Because each chapter was from the perspective of either the male or female protagonist, the male or female narrator read that chapter. This caused the odd situation that "conversations" sometimes had the male narrator doing both the male and the female parts, sometimes the female narrator did both the male and female parts, and sometimes both narrators conversed. It was particularly confusing that each narrator had a different voice for Holmes.
Yes, I have enjoyed books by both authors in the past and this book was actually a good beginning for a series.
Better continuity of voices for the characters; either by having only one narrator or having each narrator assigned the same characters throughout the book.
I have enjoyed past Scarpetta novels. However, I feel that while clinical accuracy gives the character credibility, extreme amounts of detailed clinical information that neither aids in character development nor moves the story forward is merely tedious and suggests that the author's desire to demonstrate their own knowledge in the specified clinical area greatly exceeds their desire to write a good novel. That unfortunately was the case with Port Mortuary.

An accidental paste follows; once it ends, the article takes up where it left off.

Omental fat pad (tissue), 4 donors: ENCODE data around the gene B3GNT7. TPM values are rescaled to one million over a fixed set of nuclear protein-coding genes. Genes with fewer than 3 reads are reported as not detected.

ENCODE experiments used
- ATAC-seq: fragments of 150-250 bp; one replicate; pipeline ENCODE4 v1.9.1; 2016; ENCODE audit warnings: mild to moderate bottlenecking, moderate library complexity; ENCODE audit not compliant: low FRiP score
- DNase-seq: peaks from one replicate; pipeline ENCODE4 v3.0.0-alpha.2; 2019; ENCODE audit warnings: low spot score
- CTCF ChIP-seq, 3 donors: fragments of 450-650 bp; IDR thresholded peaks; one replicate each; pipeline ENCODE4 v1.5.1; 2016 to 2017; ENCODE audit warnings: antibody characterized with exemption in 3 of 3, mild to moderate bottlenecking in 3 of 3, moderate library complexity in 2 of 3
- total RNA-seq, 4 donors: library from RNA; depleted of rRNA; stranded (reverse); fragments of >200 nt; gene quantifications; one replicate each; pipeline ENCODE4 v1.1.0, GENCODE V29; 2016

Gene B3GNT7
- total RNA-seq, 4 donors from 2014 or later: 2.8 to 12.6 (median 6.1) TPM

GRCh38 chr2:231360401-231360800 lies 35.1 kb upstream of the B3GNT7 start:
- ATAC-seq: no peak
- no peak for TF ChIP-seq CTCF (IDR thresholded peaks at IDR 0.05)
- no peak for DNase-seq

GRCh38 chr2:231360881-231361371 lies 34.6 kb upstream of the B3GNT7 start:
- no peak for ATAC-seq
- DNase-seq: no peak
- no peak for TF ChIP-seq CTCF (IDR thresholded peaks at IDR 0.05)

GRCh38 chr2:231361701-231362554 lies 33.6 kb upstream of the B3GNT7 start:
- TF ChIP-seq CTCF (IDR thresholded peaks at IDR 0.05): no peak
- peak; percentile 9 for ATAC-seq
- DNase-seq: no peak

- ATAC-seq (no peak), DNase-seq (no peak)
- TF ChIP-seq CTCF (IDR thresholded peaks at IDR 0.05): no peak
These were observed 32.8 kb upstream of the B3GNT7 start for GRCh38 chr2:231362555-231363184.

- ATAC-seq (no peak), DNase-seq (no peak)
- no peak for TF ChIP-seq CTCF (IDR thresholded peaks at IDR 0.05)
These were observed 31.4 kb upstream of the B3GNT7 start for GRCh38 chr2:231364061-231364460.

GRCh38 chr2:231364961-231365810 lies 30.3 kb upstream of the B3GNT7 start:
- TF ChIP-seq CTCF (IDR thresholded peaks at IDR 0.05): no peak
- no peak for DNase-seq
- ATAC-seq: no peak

At the same time, the best thing that can be said about the main character is that she has become quite self-indulgent, spending a great deal of the (too long) time dwelling in the past, while distrusting those closest to her, even though they are the people she has repeatedly chosen to surround herself with and the people she has helped them to become.
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